Passion, Pain & Pleasure is the fourth album from Trey Songz. Released in the summer, the album has received great critical response. No doubt what has helped in achieving this success is the appearance of Drake on the song Unusual. Trey spoke to us about working with Drake and their special friendship behind the scenes.
Here is something that will catch a radio programmer’s attention.
When Atlantic Records sent the debut single from Trey Songz to radio stations, Ahmet Ertegun, the label’s legendary founder, included a note declaring Songz as “an extraordinary talent who is gifted beyond his years” and “one of the most promising R&B artists we have had on Atlantic since the birth of soul music some 40 years ago.”
The way Trey Songz, 20, talks about his relationship with Ertegun-the man responsible for the careers of Ray Charles- one would think the two are old chums.
“When I go to Atlantic, I stop at his office just to holler at him,” Songz says.
Six months after Songz was signed to Atlantic, someone played Ertegun some material by Songz. “He immediately fell in love with the project and wanted to meet me,” Songz recalls. “We kicked it off. When he met me, we clicked.”
As if a budding relationship with one music legend isn?t enough, Songz has another: Aretha Franklin.
Troy Taylor, who produced Songz’ soon-to-be-released debut album, also works with Franklin. As they were recording in Detroit about a year ago, he played her a track by Songz.
Taylor asked her if she’d appear on a remix for Songz’ debut single, “Gotta Make It.” “She jumped on it,” Songz says. “That makes me smile so big.”
With a backing from two of music’s most renowned individuals, it’s no wonder why Songz is being touted as the future of R&B. The only wonder is how Songz manages to stay grounded when everyone around him is feeding him with promises that should give him a big head. He’s still finishing the last two songs on his debut album, “I Gotta Make It,” due out July 26, yet the hype machine’s been at work all year, especially over the past few weeks as his single hit radio.
“Back home my grandmother says, ‘stay humble and work hard like when you first got in it.’ If I could do that through the beginning of this and just maintain that, that’s what’s it about,” he says.
Trey Songz was born as Tremaine Neverson in Petersburg, Virginia. A friend of a friend introduced him to producer Taylor, who had worked with Patti Labelle, Lionel Richie and B2K.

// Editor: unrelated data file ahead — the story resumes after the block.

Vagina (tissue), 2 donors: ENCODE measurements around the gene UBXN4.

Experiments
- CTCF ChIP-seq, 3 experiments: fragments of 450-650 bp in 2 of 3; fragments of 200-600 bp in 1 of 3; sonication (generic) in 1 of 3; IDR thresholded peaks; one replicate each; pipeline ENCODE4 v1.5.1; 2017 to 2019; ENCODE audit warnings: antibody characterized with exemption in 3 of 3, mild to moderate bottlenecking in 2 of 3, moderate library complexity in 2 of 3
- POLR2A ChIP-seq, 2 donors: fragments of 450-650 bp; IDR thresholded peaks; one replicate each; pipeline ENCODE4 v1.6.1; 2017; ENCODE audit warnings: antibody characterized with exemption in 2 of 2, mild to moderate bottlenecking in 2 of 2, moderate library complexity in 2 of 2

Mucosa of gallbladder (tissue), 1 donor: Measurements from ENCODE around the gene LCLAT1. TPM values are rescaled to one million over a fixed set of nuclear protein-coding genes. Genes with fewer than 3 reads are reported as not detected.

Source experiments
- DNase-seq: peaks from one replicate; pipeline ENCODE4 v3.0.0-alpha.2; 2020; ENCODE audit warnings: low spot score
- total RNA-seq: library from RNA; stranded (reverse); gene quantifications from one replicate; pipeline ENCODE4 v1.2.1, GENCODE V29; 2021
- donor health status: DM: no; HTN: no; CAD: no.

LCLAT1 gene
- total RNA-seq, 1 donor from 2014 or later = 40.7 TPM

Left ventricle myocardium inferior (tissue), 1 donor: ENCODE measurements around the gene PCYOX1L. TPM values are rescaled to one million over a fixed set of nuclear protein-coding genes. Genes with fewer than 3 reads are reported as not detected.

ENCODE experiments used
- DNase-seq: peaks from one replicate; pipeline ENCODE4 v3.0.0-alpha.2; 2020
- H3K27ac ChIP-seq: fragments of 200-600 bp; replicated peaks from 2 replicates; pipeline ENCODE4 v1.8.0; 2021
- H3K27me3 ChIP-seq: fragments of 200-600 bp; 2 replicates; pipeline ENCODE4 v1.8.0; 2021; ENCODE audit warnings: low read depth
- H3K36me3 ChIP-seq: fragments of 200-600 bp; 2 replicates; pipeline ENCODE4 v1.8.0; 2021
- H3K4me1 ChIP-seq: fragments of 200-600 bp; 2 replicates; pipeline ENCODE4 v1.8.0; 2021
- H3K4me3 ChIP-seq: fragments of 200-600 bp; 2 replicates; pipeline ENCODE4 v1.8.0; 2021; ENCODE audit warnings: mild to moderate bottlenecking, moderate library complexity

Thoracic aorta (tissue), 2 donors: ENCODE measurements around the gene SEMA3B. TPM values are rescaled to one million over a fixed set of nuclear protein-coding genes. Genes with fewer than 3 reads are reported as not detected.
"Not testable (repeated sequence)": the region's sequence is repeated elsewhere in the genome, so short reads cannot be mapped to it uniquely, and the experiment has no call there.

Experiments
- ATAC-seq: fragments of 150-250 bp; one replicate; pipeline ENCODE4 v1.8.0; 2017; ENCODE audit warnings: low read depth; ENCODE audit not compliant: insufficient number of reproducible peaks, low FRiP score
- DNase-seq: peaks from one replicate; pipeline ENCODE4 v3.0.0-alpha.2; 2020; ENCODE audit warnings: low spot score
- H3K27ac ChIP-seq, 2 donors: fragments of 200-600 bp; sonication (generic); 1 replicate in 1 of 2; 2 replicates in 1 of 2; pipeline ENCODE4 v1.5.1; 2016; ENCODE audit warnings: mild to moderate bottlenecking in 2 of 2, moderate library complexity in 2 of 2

Meeting Taylor was Songz’ big break because had it not been for Taylor, Songz says he would have never met anyone else in the music industry.
“He took me under his wings,” Songz says. “He gave me a test. He said, ‘we’re going to do a song right here.’ I had a song written the next time I saw him. I sang it all the way down and we recorded that first song. He said I had it way back then and he molded me.”
While working on his debut album for five years, he also kept busy with other projects. He wrote tracks for Kevin Lyttle and Juvenile and was featured on tracks by Gerald Levert and Trick Daddy.
He also released material under his street alias “the Prince of Virginia.” While mix tapes are dominated by rappers, Songz is one of the only singers to release them.
“That mix tape circuit, I saw how that bubble worked. I though I could do that,” he says. “It was something for me to do creatively and it built me a buzz.”
Songz explains that there is a distinct difference between all three of his personas.
“Tremaine Neverson is chilling at home with his people back in the ‘burbs. Trey Songz is the artist, the talent, the creative aspect. The Prince of Virginia is Frank Triantra. That’s the mix tape kid; the dude that will hop on your beat and give you a hook.”
But all of his hopes and dreams depend on the success of his album. Up to now, it’s just been hype. But Songz is confident, because he knows he’s done everything he could do to make the album perfect while working on it during the past five years.
“I want it to be all it can be. I don’t want to just do something to do it. I never want to do something just to do it. I want to make history, not be history.”
Watch the video for “Gotta Make It”